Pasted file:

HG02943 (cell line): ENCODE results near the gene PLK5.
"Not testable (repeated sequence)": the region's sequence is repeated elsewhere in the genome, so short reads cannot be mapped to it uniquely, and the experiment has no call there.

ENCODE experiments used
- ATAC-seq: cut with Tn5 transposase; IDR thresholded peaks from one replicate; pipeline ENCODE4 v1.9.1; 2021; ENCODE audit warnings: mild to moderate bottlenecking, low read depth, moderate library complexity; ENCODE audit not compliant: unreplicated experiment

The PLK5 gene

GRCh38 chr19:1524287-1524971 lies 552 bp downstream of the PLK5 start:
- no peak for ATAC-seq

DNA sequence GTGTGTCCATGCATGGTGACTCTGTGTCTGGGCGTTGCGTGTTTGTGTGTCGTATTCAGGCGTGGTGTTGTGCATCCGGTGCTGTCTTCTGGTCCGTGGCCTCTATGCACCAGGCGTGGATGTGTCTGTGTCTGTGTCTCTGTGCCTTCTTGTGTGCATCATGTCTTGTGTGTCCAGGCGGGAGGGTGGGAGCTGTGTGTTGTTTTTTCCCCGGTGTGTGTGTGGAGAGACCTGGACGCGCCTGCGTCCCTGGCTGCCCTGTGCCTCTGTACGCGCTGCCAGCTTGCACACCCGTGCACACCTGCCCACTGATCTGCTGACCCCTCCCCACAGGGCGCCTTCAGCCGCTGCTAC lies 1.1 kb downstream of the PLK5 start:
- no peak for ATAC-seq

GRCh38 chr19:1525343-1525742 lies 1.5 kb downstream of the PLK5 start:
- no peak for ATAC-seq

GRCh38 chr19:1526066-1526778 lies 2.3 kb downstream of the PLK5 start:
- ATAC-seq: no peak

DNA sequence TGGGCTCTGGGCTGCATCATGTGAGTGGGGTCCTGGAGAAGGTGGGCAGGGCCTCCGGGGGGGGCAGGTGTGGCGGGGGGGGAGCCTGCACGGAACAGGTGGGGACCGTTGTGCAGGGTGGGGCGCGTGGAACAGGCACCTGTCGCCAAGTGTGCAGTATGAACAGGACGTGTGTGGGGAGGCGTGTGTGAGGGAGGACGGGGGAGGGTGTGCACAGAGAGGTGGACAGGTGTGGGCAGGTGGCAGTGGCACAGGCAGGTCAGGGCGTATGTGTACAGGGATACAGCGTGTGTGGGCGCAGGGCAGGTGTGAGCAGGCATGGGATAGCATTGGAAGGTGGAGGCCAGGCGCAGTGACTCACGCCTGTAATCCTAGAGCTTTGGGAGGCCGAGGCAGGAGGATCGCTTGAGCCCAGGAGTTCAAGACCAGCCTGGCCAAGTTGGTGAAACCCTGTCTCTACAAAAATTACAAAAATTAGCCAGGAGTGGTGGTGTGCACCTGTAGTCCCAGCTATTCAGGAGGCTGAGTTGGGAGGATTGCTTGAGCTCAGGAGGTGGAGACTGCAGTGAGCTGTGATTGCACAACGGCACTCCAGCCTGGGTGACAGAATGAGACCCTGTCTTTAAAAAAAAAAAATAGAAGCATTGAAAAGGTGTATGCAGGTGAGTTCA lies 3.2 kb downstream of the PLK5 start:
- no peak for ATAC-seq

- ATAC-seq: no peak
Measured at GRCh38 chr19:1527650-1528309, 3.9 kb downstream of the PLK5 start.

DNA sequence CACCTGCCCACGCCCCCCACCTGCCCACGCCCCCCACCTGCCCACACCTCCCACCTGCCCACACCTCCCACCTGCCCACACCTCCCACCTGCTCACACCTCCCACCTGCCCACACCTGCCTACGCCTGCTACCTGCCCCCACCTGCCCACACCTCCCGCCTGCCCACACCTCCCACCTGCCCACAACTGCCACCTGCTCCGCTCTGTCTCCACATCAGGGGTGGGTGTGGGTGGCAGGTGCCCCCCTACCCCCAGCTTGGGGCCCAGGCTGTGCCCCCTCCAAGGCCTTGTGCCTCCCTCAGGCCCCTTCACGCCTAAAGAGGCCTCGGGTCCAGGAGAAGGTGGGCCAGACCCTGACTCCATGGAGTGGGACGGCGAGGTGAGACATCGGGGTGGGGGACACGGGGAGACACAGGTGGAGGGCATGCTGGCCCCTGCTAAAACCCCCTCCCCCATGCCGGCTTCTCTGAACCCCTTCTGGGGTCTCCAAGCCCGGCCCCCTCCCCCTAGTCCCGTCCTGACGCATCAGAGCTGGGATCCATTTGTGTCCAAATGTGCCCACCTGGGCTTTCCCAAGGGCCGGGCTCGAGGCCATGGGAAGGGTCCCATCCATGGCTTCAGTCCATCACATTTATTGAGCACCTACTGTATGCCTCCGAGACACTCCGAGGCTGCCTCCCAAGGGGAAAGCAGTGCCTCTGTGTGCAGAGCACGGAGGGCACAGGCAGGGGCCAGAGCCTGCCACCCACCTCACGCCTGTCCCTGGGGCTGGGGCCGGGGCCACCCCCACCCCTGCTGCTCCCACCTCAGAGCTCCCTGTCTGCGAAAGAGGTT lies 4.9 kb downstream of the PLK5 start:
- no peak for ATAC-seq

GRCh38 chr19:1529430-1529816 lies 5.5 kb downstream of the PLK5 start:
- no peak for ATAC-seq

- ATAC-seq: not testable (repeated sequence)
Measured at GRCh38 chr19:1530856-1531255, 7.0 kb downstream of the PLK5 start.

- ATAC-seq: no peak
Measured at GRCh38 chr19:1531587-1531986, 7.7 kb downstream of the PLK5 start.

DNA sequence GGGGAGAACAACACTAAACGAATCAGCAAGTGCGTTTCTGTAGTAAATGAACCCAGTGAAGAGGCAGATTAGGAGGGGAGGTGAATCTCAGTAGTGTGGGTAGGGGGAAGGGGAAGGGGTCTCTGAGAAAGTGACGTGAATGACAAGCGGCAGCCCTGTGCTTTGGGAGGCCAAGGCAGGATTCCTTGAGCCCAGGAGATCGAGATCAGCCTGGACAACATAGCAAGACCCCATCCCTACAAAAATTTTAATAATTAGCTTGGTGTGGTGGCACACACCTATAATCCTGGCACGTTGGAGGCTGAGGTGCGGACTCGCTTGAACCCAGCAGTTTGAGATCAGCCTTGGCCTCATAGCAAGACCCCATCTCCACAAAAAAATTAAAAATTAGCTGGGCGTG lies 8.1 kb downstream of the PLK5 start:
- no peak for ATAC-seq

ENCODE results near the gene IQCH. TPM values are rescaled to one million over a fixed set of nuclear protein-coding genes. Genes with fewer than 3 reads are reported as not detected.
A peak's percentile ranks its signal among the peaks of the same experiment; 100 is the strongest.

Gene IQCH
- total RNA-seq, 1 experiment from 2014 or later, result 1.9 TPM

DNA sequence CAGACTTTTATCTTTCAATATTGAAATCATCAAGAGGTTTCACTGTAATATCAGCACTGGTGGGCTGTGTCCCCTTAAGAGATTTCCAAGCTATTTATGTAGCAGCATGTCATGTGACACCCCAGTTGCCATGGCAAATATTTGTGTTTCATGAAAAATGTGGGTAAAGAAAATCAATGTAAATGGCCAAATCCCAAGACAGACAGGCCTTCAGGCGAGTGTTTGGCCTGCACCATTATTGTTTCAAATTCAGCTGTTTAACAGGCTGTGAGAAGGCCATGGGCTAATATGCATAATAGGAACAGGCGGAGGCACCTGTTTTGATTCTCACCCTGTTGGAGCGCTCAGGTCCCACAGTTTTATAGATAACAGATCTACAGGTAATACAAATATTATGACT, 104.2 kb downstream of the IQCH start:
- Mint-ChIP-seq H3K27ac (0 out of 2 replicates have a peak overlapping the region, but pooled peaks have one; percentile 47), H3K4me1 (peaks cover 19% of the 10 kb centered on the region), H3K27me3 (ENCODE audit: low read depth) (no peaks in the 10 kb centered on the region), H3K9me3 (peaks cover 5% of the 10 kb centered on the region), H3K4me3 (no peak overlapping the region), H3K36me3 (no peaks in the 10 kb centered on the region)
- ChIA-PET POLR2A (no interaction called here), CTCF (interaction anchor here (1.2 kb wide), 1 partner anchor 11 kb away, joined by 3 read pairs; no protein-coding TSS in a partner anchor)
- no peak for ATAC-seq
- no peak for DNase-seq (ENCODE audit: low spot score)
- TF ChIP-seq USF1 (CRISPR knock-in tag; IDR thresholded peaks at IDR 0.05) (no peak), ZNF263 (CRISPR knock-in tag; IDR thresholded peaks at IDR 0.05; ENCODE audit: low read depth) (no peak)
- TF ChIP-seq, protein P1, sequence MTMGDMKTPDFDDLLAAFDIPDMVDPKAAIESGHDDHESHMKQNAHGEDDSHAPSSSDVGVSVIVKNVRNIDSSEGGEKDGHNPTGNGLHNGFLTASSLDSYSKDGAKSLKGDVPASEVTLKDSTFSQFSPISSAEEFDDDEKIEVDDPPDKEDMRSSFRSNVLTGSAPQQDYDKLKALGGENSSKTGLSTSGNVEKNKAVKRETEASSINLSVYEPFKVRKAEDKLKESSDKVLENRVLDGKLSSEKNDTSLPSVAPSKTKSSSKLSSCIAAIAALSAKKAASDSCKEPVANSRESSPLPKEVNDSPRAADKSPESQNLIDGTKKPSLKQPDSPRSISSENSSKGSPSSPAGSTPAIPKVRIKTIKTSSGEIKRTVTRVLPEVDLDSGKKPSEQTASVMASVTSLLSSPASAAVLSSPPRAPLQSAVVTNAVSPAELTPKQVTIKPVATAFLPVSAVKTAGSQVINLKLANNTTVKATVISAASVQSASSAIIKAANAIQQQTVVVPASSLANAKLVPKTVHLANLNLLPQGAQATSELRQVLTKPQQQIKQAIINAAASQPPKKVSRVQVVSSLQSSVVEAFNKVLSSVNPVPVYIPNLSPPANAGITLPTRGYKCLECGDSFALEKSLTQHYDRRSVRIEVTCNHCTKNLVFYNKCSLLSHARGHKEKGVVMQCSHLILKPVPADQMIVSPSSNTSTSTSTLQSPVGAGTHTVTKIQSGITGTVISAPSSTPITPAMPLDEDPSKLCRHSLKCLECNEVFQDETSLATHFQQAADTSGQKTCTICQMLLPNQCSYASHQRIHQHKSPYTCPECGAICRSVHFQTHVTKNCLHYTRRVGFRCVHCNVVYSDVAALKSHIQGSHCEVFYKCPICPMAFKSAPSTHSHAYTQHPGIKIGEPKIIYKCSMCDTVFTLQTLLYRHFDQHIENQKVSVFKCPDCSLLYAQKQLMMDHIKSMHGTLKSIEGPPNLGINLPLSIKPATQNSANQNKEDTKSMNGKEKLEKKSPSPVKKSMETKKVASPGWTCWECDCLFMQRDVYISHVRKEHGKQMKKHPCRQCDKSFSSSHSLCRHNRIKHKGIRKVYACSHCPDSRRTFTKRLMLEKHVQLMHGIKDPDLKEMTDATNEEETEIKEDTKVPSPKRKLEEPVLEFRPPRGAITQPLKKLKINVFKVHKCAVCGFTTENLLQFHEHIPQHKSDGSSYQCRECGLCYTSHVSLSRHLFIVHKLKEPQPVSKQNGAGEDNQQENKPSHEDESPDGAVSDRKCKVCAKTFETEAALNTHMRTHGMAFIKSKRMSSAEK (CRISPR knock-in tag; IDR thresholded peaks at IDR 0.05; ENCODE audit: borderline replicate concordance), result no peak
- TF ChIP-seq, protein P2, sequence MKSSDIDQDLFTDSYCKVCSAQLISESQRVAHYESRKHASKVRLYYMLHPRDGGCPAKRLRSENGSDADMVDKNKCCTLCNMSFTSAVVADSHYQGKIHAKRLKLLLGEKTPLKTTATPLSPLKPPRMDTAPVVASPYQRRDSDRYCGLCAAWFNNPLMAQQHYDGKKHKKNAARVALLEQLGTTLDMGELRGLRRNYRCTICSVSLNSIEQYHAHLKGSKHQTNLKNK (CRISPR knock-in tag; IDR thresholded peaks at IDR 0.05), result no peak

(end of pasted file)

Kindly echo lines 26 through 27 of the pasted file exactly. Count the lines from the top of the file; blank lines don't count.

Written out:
DNA sequence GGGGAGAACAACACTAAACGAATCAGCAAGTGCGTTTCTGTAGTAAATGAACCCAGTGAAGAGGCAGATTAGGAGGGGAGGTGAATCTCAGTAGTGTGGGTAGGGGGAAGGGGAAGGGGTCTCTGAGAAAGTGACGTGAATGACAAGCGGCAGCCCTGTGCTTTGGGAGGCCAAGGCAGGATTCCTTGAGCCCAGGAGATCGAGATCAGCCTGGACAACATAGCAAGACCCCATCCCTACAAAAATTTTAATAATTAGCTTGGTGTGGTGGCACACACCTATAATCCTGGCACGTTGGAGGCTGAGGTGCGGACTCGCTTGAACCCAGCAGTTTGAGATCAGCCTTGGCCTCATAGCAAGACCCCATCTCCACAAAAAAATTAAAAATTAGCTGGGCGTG lies 8.1 kb downstream of the PLK5 start:
- no peak for ATAC-seq